This paper will review theories of language acquisition and their relationship to the academic outcomes of 16 students enrolled in a childcare course. First, popular theories of language acquisition will be presented. Secondly, the process of langue development in a child will be outlined, whilst emphasizing developmental stages that vocab, syntax, and pragmatics occur. Finally, an indication of learning developments at secondary school and at higher education will be discussed, particularly in regard to students undertaking a childcare course. I would like to remind the reader of Clibbens warning of not to be caught up in the various debates which can deviate from the true purpose of helping all children, young people and adults to use language and communicate.
It is generally accepted that language acquisition is partly innate and partly environmental (Bickerton, 1990). It is generally conceded that for all people, language development is a gradual process that occurs through general development and interaction with people and the environment.
Skinner's (1957) behavioral approach to language acquisition was simply a set of habits. He did not consider language to be different to any other behavior. The learner of a language is a tabular rosa - an empty slate. He ignored nativist approaches of innate knowledge, as the inner workings of language were unobservable and so un-measurable. Skinner insisted that interaction with the environment leads to stimulus-response conditioning and that the product of this is knowledge. For example, an unconditional environment brings about an unconditional response, the response is followed by an event that is to the liking of the learning organism, and the response becomes positively reinforced. If this sequence of events occurs a number of times, the organism learns to associate the response to the stimulus to the reinforcement. So that when encountering the stimulus again, the same response will be elicited, and so becomes a conditioned response. Behaviorism considers that all learning, including language, occurs through this process of establishing habits. Hence, a linguistic input is due to linguistic utterances in one's environment as stimulus. However, it has been noted in research since that imitation alone does not allow for language acquisition, and simplistic stimulus-response conditionings do not account for it either (Kiyamazarslan, 2001).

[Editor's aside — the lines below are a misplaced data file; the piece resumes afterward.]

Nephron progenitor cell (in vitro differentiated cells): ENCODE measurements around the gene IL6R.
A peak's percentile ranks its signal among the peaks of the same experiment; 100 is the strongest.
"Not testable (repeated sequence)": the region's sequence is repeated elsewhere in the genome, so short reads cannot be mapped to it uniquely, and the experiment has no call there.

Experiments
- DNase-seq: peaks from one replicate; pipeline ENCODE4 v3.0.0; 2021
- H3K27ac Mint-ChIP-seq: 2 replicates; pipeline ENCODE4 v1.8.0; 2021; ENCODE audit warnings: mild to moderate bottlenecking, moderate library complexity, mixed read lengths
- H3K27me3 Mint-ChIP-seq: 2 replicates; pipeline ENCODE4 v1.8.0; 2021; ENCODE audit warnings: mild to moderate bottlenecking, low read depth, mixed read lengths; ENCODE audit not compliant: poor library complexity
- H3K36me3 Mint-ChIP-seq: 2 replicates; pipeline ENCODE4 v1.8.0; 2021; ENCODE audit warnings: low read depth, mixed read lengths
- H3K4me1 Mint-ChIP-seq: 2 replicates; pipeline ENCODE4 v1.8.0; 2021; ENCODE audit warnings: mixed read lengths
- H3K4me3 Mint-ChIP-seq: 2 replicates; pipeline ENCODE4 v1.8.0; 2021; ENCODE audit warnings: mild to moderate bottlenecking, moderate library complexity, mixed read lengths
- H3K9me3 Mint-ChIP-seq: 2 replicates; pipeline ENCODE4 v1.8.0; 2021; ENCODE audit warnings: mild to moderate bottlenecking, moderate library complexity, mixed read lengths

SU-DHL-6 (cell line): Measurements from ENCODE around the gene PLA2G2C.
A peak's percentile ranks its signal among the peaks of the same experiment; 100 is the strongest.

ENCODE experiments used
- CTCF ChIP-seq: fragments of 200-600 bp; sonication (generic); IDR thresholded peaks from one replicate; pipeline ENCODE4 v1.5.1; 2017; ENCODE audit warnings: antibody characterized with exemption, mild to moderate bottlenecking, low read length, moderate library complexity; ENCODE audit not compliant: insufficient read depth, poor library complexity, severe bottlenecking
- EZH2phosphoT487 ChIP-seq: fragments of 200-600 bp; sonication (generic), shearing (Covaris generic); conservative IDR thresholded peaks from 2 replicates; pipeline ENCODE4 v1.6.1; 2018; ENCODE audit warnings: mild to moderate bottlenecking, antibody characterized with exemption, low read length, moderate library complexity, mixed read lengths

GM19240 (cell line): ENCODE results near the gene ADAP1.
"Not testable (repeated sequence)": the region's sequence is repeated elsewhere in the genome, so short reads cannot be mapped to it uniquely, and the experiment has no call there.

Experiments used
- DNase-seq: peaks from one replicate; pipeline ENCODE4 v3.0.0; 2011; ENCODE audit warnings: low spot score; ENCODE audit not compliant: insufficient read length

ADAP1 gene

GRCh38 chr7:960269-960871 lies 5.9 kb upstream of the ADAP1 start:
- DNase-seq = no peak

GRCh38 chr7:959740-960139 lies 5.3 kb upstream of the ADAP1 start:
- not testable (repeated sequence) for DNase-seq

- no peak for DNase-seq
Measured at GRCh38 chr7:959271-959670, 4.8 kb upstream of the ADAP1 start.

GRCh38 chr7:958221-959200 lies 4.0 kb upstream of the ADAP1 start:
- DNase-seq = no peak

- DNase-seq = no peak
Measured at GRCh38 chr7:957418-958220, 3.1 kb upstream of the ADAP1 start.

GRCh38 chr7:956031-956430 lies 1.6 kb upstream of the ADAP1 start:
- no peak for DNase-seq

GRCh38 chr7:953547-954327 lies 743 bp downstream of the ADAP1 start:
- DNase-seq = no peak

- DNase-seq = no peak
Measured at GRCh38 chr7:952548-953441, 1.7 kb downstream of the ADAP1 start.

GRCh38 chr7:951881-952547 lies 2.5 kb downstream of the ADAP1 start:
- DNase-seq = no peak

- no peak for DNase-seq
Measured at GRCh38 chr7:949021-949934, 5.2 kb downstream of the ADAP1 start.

Piaget (1952) was a biologist and a psychologist and yet he felt that language acquisition was due to social interaction (cited in Kiymazarslan, 2001). He saw a child's language ability as being reflected in their ability to manipulate symbols, and that a child learns when they are developmentally ready to.